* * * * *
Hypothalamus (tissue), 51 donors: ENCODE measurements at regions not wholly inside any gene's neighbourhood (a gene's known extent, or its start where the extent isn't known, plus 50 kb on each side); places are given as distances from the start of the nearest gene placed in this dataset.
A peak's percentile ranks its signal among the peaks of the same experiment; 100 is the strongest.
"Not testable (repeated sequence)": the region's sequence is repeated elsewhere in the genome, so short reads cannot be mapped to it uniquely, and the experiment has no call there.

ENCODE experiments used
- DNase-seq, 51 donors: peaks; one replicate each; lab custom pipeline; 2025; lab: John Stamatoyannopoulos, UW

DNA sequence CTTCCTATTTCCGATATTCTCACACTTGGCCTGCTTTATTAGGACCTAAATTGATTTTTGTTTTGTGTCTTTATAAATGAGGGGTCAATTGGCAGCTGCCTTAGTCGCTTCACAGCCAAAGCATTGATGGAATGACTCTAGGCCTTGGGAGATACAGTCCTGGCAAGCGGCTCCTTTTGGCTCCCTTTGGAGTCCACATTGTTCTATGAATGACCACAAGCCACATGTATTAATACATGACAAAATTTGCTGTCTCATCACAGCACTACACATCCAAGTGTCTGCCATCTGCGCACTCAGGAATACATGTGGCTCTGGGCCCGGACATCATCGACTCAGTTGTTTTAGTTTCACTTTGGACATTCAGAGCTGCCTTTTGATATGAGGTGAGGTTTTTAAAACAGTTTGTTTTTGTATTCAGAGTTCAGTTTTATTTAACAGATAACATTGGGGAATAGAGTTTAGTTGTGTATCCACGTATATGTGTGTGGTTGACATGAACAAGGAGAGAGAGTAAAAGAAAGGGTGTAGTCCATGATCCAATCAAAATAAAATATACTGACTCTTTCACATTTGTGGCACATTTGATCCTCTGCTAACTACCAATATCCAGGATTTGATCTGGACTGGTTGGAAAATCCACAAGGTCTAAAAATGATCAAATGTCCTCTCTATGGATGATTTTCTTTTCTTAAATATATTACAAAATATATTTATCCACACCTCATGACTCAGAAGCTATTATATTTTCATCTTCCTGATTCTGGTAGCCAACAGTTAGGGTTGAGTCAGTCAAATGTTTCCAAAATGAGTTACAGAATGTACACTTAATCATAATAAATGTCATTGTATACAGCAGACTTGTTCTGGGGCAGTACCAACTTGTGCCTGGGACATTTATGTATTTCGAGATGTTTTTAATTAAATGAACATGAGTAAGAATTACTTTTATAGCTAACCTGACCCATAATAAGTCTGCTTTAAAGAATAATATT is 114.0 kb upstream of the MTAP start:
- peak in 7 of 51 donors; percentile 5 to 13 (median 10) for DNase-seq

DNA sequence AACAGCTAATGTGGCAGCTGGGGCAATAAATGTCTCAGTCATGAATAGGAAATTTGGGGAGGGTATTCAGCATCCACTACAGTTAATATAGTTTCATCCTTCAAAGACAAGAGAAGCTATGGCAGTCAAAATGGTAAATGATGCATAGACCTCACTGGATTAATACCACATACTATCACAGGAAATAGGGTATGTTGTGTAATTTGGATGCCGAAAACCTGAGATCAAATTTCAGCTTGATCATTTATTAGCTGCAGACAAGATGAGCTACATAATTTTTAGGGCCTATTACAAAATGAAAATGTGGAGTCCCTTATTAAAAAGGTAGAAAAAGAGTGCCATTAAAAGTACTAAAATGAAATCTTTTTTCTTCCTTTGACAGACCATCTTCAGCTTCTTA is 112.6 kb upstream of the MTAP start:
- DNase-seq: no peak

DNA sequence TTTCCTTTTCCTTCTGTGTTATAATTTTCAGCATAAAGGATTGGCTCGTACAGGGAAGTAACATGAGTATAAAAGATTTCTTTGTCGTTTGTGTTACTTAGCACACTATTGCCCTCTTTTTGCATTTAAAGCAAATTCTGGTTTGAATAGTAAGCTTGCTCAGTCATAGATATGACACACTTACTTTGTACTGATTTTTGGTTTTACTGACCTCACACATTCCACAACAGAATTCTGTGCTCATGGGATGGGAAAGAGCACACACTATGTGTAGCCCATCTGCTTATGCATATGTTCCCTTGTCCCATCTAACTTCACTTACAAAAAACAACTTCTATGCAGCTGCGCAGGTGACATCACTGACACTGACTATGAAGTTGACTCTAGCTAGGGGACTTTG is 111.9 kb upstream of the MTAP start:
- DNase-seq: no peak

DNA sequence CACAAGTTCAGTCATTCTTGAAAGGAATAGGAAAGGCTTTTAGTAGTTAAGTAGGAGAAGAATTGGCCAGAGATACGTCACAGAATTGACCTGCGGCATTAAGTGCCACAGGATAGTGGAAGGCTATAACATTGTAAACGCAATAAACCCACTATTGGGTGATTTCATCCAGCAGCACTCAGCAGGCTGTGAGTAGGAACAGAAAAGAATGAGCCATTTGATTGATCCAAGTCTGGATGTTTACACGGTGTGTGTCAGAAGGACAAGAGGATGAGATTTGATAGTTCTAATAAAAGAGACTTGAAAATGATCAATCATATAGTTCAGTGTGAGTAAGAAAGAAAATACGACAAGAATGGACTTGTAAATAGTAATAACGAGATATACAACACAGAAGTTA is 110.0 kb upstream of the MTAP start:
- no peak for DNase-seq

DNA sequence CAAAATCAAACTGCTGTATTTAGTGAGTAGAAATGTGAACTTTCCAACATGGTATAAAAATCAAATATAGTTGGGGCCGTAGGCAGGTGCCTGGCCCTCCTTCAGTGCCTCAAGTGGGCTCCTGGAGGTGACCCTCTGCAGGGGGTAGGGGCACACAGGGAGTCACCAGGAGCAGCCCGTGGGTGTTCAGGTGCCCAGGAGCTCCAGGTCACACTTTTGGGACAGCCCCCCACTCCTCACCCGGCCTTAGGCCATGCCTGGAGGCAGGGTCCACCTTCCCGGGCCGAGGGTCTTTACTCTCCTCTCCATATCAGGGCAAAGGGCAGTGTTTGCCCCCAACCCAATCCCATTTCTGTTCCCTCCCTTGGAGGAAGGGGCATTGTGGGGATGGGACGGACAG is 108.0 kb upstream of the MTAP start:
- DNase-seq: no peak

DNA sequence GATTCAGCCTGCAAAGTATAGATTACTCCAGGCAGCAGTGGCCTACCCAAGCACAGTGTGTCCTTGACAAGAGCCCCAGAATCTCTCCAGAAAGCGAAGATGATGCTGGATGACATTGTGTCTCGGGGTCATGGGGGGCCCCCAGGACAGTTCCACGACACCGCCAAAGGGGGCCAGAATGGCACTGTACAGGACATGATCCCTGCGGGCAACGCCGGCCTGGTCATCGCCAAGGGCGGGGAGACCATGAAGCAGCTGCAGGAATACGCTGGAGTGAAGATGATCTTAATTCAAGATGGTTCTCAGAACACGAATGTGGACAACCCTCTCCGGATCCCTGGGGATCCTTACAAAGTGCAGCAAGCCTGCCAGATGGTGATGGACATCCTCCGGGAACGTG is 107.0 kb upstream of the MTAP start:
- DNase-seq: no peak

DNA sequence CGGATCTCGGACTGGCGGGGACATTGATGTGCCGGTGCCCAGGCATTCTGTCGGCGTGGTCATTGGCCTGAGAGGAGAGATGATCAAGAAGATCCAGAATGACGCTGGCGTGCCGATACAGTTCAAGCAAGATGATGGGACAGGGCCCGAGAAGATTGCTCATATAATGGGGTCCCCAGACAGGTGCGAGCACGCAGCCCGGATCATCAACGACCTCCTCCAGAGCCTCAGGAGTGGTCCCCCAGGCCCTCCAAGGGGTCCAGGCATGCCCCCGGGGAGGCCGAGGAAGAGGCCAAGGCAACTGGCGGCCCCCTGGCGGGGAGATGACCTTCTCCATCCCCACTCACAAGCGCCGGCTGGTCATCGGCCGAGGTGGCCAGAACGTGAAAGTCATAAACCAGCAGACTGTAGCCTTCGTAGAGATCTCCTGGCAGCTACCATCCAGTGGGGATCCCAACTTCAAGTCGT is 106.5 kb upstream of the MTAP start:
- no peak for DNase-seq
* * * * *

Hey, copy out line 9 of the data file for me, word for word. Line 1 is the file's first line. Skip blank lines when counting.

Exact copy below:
- DNase-seq: no peak